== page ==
Ben Simmons Did Something Even LeBron (Or Anyone Else in NBA History) Hasn't Matched

It hasn't taken long for Ben Simmons to put the rest of the NBA on notice. The Philadelphia 76ers rookie has played in as many games as he has fingers, but in those 10 appearances he has dominated all over the court. 

The Sixers stats department sent out a tweet Wednesday that kind of summed it all up. "[Simmons] is the only NBA player (regardless of years of experience) to begin a season with at least 170 points, 100 rebounds and 80 assists in his team's first 10 games," it posted, linking to Basketball Reference

Think of the best all-around players in the NBA, and they never did what Simmons has done: LeBron James, the triple-double king Russell Westbrook, Steph Curry, etc.

Now, to be clear, this isn't to say Simmons is on the same level as the NBA's elite (although he may just get there someday). And the cut-off figures chosen by the Sixers stat department (first 10 games, 170 points, 100 rebounds and 80 assists) are all arbitrary. But...still: For the Australian forward to post stats nobody has matched in the history of the NBA—and, again, this is not for rookies but rather for anyone of any experience level—that's damn impressive.

Pretty much any stat you look up for Simmons shows he's in elite company (barring his outside shooting, which is, by far, his biggest weakness as a player). It took Simmons nine games to record two triple-doubles, a feat matched only by Oscar Robertson, perhaps one of the 10 best players to ever pick up a basketball. As NJ.com's Joe Giglio pointed out, it took Michael Jordan 58 games to notch two triple-doubles and it took James 118 games.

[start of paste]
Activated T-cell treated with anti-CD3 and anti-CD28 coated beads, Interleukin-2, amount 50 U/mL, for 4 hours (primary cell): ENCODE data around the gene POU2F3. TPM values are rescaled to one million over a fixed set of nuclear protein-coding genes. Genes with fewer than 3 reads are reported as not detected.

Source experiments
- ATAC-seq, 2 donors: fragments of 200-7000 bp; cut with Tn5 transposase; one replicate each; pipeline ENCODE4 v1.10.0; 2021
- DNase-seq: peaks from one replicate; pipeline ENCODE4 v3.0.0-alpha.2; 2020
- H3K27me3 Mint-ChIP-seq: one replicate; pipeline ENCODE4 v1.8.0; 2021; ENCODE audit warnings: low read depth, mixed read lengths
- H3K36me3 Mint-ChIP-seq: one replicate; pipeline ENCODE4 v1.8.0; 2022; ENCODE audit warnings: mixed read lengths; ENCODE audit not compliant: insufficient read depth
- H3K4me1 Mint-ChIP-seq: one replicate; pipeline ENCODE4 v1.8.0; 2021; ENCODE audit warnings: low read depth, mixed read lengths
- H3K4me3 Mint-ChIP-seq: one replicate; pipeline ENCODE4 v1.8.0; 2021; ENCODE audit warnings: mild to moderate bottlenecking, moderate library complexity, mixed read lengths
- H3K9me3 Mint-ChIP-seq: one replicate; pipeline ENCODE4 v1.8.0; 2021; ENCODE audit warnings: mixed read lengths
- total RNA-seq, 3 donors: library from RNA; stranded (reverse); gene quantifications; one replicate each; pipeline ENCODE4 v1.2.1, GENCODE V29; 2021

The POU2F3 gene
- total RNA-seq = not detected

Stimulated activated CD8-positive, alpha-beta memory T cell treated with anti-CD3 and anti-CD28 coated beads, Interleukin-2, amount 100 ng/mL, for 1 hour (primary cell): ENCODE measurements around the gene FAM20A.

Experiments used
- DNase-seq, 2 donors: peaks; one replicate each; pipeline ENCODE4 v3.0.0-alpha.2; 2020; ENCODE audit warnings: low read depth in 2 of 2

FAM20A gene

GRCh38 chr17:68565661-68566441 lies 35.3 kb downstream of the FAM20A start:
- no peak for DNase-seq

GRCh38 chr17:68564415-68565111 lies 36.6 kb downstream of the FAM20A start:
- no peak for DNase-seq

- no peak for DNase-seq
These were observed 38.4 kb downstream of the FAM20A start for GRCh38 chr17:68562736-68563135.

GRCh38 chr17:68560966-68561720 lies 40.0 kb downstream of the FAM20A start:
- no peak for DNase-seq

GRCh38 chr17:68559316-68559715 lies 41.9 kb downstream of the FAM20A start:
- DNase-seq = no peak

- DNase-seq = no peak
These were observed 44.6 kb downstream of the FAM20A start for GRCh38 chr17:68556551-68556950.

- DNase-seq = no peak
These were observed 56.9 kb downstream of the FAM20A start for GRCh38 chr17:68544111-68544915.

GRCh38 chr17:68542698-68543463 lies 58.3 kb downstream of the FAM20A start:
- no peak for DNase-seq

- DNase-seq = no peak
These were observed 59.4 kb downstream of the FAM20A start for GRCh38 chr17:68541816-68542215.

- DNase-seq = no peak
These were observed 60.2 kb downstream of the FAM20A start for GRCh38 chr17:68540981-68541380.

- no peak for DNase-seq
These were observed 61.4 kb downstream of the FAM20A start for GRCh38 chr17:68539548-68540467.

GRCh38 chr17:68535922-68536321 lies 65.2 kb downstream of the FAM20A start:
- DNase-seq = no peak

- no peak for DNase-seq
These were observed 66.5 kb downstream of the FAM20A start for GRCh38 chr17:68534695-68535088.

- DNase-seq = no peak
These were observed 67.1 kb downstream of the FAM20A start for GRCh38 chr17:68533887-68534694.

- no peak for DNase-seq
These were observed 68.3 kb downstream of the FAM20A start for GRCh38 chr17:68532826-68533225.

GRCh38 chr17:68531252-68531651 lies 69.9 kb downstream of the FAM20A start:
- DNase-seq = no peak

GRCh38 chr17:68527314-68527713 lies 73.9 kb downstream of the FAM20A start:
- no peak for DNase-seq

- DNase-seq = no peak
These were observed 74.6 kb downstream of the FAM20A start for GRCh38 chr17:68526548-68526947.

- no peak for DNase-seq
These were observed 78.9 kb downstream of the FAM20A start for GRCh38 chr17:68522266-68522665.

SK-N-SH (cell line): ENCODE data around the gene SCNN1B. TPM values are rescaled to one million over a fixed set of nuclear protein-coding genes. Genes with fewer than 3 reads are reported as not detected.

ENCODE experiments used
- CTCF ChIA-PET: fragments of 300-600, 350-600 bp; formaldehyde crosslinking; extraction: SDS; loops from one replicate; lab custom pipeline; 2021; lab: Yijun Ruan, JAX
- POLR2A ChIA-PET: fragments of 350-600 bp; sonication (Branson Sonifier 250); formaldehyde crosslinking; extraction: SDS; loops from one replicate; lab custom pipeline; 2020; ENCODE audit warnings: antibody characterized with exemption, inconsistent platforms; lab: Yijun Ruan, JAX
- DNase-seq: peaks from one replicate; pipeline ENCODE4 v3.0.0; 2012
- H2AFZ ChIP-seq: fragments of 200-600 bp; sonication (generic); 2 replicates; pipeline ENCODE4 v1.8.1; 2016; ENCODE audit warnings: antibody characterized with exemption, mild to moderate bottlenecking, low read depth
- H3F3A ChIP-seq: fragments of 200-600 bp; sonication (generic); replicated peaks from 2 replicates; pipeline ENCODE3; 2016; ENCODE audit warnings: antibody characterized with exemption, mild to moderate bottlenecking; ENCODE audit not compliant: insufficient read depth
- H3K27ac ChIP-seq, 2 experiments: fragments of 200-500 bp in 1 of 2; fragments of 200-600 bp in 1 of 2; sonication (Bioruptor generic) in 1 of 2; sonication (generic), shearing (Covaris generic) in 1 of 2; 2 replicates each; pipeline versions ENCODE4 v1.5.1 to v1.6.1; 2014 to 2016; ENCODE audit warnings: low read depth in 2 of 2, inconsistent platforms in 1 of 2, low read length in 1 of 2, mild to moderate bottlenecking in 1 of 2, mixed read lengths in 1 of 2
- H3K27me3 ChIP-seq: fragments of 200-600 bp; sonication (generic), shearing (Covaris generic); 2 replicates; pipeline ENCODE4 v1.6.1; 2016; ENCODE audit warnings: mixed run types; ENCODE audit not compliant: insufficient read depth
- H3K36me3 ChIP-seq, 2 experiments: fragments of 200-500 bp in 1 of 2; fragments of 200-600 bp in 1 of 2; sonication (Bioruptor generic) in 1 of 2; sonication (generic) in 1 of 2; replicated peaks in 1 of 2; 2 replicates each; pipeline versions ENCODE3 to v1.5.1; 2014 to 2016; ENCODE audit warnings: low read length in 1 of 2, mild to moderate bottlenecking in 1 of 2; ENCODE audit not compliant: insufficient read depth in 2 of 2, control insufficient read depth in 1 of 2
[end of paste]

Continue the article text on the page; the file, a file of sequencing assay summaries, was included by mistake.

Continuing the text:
And he has been consistent{ Simmons has tallied at least 10 points, 5 rebounds and 5 assists in every game; he's averaging 17.8 points, 10.1 rebounds and 8 assists. 

It's likely Simmons's production could taper off as defenses around the league adjust to his game. Still, watching clips of him play is a hypnotic experience—one moment the 6-foot-10-inch forward glides through defense, then the next he's bolting and finishing at the rim. He has passing lanes available to him that other players just don't see. 

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To be fair, Simmons's stats are boosted a bit because he leads all rookies in minutes-per-game. The team also lets him run the point on offense, even as he guards big men on the other end of the floor. But it's telling that Philly coach Brett Brown already trusts him enough to allow him to play big minutes and control the ball for much of the game. 

Simmons is just 21 years old and thus far has been about as good as anyone could have hoped for a rookie (albeit one who sat out what should have been his first NBA season because of injury). There might not be a ceiling for Simmons, but if his floor is anything close to what he's done in his first 10 games, that's already a big win for the Sixers. 

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